I am not aware of challenges to any of the incumbents holding leadership positions in the minority party but there are some leadership vacancies that will need to be filled.  Candidates for these positions will make their intentions known during the reorganization of their minority caucus’s. 

These are obviously important positions and the members elected to these positions will in a large sense influence the direction of the legislature and the manner in which the House and Senate work with each other and the Governor in addressing legislative concerns and the passage of legislation. I will report the outcome of the leadership elections and significant committee assignments in the next River Journal publication.

In addition to the reorganization sessions being held in December many members of the legislature, including myself, are involved in various meetings in preparation of the next session. As an example: I am a member of the Joint Finance and Appropriations Committee and attended a meeting of the Committee on November 15 and 16 to receive information on revenue estimates and appropriation requests for the upcoming fiscal year budget. 

 During this meeting we learned that we are looking at a financial deficit of as much as 400 million dollars that we will have to resolve in the next session. This will be a difficult problem to solve, but because of our constitutional mandate to establish a balanced budget before adjourning we have no choice but to cover the deficit by reducing spending, raising additional revenue or doing a combination of both. It will be a controversial and challenging process.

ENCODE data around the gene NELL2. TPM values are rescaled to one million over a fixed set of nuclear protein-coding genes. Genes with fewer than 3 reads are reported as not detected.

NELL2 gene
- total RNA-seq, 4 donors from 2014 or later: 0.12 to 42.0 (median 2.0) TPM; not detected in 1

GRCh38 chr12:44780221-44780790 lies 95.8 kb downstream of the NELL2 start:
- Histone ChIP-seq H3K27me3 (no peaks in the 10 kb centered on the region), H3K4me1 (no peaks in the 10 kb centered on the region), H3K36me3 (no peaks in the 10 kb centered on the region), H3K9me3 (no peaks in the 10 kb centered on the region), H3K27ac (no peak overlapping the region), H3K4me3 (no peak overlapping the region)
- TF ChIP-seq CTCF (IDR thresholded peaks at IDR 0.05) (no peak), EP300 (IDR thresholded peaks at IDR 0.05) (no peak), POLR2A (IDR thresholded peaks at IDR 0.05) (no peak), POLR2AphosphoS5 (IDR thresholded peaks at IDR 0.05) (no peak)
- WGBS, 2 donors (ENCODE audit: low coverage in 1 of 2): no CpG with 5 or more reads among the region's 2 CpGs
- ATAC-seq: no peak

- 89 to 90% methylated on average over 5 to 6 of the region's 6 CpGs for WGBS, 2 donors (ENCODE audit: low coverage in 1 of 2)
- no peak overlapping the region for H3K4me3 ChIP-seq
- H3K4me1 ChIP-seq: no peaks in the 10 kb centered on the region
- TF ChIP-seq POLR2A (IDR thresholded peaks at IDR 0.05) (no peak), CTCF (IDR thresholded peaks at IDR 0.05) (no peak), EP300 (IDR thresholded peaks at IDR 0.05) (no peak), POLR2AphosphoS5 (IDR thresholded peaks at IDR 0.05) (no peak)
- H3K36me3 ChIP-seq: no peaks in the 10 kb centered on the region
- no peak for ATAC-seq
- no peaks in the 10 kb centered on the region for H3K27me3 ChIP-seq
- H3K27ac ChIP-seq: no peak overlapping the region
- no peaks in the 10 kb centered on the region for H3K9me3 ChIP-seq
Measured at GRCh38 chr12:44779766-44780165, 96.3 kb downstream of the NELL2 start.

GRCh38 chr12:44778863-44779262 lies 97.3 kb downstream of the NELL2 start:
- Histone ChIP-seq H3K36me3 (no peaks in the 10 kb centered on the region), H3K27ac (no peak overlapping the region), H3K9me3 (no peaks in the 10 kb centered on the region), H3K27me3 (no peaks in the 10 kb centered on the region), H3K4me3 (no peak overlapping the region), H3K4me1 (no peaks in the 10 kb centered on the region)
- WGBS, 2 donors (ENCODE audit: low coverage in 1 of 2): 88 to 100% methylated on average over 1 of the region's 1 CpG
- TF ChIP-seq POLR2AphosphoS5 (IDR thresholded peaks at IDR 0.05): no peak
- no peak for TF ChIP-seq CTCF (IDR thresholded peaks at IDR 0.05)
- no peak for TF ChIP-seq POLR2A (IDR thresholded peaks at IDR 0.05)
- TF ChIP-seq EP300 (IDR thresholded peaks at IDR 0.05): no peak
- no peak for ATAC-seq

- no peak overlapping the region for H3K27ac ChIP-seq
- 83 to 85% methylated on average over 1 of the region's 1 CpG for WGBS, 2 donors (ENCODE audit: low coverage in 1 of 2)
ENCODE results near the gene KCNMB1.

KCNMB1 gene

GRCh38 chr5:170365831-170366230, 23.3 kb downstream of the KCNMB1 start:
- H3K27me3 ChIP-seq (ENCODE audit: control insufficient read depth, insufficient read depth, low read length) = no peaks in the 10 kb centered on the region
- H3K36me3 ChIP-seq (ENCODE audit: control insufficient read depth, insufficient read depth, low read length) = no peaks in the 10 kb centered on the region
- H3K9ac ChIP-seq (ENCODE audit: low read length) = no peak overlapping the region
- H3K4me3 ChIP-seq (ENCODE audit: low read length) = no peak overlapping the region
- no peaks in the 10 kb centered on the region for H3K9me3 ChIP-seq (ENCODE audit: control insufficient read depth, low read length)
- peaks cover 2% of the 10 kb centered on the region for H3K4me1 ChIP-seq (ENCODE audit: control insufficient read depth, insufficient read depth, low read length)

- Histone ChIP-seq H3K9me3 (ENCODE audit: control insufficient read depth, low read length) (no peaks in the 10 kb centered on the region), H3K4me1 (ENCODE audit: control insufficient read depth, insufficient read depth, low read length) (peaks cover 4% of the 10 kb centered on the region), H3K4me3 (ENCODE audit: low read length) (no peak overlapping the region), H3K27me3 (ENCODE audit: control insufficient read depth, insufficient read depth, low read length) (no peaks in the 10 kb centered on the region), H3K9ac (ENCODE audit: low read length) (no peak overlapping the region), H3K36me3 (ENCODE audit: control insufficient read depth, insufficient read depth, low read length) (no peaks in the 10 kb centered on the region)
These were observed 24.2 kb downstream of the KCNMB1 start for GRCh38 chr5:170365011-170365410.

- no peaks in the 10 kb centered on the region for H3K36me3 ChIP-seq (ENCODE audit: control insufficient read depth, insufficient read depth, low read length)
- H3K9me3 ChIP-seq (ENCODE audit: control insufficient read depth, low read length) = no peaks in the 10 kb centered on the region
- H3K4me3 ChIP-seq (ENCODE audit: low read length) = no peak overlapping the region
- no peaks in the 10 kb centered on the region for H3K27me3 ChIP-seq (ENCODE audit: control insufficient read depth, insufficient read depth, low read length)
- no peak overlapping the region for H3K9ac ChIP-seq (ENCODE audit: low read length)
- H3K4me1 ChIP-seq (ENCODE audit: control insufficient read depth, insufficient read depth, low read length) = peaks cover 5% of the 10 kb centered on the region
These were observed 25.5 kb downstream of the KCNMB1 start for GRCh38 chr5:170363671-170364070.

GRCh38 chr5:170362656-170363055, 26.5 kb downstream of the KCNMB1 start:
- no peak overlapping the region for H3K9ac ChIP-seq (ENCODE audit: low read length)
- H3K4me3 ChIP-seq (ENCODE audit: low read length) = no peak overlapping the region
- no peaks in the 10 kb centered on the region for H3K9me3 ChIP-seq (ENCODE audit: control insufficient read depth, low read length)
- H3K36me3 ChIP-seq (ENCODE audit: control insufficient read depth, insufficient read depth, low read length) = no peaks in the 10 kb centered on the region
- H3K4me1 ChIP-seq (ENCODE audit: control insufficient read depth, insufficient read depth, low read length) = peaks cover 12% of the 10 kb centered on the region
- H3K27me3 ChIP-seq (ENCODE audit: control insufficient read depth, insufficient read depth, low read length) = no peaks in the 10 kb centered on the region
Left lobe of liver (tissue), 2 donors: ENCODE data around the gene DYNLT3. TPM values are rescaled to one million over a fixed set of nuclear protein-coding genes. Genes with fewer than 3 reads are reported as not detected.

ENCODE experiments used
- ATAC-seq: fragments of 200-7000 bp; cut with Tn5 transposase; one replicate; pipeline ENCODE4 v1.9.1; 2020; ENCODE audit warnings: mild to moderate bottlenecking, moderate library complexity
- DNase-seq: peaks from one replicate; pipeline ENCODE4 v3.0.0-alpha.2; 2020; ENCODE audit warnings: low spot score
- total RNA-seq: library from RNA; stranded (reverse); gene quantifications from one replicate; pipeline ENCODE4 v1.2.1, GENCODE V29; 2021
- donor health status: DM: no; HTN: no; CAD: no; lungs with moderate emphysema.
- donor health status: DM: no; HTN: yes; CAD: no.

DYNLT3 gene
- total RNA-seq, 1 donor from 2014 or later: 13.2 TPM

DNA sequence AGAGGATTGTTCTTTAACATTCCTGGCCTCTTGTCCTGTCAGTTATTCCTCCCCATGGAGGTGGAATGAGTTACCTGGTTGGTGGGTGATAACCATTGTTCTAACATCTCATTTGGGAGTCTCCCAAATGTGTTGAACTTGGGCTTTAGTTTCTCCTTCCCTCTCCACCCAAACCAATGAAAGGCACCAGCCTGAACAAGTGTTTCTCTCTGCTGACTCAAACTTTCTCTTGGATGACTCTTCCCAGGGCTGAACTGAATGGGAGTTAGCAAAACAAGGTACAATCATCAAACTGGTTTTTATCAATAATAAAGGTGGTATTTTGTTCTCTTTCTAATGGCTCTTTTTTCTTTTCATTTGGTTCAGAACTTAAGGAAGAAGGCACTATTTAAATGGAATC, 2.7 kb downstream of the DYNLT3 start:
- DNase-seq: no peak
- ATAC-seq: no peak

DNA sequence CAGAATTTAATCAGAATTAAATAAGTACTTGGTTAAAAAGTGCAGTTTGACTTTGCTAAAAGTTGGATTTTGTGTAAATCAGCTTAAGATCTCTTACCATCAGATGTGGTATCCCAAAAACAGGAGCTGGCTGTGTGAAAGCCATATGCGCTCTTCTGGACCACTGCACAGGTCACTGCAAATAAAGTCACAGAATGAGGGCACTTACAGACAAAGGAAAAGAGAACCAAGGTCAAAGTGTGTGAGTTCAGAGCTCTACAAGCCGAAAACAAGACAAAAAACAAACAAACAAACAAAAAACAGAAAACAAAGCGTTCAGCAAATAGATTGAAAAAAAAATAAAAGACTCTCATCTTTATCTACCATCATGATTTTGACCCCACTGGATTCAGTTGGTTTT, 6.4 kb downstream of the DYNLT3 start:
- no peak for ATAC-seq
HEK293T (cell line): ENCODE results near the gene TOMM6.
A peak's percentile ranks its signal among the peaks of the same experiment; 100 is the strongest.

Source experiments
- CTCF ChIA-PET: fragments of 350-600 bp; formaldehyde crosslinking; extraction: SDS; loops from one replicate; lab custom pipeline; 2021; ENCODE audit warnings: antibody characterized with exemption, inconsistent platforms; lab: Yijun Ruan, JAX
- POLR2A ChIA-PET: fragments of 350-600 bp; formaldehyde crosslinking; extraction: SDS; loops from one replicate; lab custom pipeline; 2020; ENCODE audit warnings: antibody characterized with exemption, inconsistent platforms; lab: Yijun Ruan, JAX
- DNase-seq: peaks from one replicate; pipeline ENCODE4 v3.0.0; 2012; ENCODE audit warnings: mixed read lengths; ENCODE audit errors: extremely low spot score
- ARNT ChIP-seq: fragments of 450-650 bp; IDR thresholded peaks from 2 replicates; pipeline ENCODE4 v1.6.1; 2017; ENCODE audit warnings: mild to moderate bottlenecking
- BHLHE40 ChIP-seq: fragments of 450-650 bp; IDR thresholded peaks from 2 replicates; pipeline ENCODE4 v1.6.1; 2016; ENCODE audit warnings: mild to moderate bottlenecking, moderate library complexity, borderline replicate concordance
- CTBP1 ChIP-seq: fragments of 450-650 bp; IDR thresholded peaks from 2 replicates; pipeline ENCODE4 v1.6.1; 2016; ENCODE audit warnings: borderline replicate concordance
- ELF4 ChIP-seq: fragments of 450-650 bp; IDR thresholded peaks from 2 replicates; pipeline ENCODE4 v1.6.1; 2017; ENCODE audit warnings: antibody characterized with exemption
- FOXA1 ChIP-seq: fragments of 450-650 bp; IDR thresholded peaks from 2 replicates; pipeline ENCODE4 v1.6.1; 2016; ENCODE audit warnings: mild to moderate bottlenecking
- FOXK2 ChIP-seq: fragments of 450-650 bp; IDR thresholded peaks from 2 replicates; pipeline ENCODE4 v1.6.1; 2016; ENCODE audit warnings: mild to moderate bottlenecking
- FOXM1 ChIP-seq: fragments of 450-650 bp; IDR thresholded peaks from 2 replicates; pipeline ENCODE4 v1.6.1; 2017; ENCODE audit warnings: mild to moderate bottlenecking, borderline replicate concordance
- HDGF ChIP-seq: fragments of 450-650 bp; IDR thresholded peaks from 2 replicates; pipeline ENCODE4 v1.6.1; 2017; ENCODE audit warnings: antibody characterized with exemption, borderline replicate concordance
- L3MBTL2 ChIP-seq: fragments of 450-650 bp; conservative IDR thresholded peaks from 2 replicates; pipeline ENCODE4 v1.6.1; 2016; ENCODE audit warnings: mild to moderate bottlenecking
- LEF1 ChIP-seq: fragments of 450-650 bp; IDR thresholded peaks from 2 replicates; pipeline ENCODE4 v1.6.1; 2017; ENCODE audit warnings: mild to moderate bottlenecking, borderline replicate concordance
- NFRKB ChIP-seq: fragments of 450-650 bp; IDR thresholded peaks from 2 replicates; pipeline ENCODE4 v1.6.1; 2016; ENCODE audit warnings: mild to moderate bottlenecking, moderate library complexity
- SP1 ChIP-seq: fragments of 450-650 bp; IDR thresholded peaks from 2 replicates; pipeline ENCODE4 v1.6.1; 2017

Additionally I and other members of our Legislative District One and Two teams are scheduled to meet in December with our local judges to learn their legislative priorities, as well as chambers of commerce in Bonner and Boundary Counties and economic development committees to learn their legislative concerns. We are also scheduled to meet with representatives of North Idaho College, the Department of Environmental Quality and the Idaho Department of Transportation to be informed of their legislative issues. In addition we continue to receive input from individual private citizens on proposed legislation that they would like us to sponsor. 

December will be an interesting and busy month, but even more important it is the month in which we celebrate our Savior’s birth, so in the spirit of the Holiday Season and the celebration of Christmas let me take this opportunity to wish all of you “A VERY MERRY CHRISTMAS AND HAPPY HOLIDAY SEASON!!” 

Thanks for reading and as always I welcome your input on issues important to you. I can be reached at (208) 265-0123 or by mail at P.O. Box 112, Dover, Idaho 83825.


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Rep. George Eskridge Rep. George Eskridge the Republican Representative for District 1 in Idaho’s House, George Eskridge can be reached at 208-265-0123 or write PO Box 112, Dover, ID 83825

Tagged as:

Politics, budget, funding, Idaho Legislature, budget cuts, leadership positions